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Michelle J. Gump v. Michael J. Astrue


January 3, 2012


The opinion of the court was delivered by: Hon. Jay C. Gandhi United States Magistrate Judge



On March 11, 2011, plaintiff Michelle J. Gump ("Plaintiff") filed a Complaint, seeking review of the denial by the Commissioner of the Social Security Administration of her applications for social security disability benefits. Pursuant to the Court's October 28, 2011 Order, Plaintiff was directed to submit a joint report to the Court regarding the status of this action.

On December 13, 2011, the Court issued an Order to Show Cause ("OSC") directing Plaintiff to show cause, no later than December 27, 2011, why this action should not be dismissed for Plaintiff's failure to prosecute this action. Plaintiff shall attempt to show such cause in writing by filing a declaration signed under penalty of perjury. In particular, Plaintiff's declaration must address why Plaintiff has not responded to Defendant's letter or the Court's October 28, 2011 Minute Order and whether further prosecution of this action is advisable. Failure to timely file such a declaration or to show cause as ordered will result in dismissal of this action for failure to prosecute. (OSC at 1 (bold in original).) As of the date of this Order, Plaintiff has not filed any response to the OSC.


A district court may dismiss an action for failure to prosecute or to comply with court orders. Fed. R. Civ. P. 41(b); Link v. Wabash R.R., 370 U.S. 626, 629-30 (1962) (authority to dismiss for failure to prosecute necessary to avoid undue delay in disposing of cases and congestion in court calendars); Ferdik v. Bonzelet, 963 F.2d 1258, 1260 (9th Cir. 1992, as amended May 22, 1992), cert. denied, 506 U.S. 915 (1992) (district court may dismiss action for failure to comply with any court order). Dismissal, however, is a severe penalty and should be imposed only after consideration of the relevant factors in favor of and against this extreme remedy. Thompson v. Hous. Auth. of L.A., 782 F.2d 829, 831 (9th Cir.) (per curiam), cert. denied, 479 U.S. 829, 107 S.Ct. 112 (1986).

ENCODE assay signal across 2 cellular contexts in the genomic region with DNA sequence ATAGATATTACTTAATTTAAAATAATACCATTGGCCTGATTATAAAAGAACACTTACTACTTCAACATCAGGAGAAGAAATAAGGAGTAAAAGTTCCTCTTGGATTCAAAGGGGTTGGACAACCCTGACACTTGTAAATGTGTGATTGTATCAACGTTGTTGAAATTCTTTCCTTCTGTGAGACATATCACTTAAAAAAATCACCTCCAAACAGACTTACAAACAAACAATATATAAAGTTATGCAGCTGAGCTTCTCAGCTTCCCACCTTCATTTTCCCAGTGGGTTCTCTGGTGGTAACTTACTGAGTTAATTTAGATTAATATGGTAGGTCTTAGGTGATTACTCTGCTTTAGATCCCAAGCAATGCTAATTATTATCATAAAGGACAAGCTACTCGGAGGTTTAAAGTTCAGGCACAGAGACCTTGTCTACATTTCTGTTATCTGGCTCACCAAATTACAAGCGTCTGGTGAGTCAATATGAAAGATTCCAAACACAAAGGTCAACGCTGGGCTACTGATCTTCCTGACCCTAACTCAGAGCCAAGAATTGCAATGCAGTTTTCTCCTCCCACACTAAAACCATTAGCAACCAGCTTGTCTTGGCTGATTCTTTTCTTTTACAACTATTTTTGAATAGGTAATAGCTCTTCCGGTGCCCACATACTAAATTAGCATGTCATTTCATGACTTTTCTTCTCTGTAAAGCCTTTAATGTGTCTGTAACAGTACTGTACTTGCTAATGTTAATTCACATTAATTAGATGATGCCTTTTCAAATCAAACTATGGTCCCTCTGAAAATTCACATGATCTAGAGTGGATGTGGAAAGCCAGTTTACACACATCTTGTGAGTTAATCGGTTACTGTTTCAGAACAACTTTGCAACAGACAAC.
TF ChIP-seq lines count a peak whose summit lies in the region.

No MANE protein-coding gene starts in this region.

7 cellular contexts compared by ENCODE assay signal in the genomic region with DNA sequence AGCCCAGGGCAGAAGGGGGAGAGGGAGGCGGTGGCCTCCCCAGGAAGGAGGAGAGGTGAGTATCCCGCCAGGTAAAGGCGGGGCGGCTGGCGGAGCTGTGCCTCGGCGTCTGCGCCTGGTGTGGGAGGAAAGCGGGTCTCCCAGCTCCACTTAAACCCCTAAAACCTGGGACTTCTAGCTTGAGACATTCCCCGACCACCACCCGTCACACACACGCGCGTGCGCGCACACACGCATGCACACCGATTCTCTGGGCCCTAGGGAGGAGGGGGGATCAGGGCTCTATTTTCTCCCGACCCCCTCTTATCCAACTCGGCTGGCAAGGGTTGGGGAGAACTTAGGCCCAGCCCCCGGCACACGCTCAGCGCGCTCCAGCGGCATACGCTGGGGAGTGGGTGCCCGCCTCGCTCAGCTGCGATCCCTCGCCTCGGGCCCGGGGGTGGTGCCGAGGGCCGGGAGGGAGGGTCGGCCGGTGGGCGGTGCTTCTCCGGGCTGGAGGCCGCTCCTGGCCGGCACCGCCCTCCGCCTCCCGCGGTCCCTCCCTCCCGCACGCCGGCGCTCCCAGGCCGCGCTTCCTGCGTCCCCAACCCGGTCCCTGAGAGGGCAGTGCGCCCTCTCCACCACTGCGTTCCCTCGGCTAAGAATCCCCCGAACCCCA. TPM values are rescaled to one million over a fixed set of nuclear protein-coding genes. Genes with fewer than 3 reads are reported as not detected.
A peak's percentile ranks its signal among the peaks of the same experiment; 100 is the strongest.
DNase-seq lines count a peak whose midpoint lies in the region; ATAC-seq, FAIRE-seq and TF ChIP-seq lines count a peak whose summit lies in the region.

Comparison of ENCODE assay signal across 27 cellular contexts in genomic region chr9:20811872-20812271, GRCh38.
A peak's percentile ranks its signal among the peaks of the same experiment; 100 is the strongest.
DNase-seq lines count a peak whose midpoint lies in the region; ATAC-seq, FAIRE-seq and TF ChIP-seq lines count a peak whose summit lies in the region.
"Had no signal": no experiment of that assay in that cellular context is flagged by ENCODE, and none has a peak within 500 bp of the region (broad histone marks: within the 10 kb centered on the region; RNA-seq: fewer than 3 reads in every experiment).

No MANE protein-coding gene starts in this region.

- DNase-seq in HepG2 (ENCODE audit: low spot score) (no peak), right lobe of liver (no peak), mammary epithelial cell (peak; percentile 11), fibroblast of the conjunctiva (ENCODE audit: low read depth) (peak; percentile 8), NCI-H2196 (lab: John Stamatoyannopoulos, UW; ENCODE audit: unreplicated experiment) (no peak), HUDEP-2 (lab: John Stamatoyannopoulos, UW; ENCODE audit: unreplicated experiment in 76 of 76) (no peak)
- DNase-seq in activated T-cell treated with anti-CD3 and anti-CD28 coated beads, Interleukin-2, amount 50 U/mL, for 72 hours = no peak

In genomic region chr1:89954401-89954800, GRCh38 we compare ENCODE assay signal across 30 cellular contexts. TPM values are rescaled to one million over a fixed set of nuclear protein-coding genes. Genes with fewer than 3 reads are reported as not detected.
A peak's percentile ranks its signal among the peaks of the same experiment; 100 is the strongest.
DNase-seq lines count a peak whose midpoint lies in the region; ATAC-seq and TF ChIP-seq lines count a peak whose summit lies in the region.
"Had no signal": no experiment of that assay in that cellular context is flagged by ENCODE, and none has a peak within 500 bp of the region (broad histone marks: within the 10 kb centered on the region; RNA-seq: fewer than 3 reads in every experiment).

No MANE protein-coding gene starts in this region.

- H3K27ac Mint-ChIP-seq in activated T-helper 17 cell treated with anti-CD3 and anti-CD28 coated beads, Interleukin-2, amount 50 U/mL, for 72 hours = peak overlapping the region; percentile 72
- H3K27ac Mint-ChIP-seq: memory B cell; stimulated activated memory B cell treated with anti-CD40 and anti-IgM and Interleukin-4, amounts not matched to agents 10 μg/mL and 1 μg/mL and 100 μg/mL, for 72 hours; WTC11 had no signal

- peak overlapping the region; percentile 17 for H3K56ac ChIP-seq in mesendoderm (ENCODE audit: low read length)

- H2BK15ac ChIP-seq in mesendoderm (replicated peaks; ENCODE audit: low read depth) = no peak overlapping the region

In determining whether to dismiss a case for failure to comply with a court order, a court must weigh five factors:

(1) the public's interest in expeditious resolution of litigation;

(2) the court's need to manage its docket;

(3) the risk of prejudice to defendants;

(4) the public policy favoring disposition of cases on their merits; and

(5) the availability of less drastic alternatives.

Pagtalunan v. Galaza, 291 F.3d 639, 642 (9th Cir. 2002). The Court will assess each of the above five factors in turn.

In this case, both the first factor (public interest in expeditious resolution of litigation) and the second factor (the court's need to manage its docket) strongly favor dismissal. Plaintiff has not responded to Defendant's attempts and her former counsel's attempts to contact her. It has now been over two months since Plaintiff filed anything in this action, despite the Court's repeated orders for her to do so.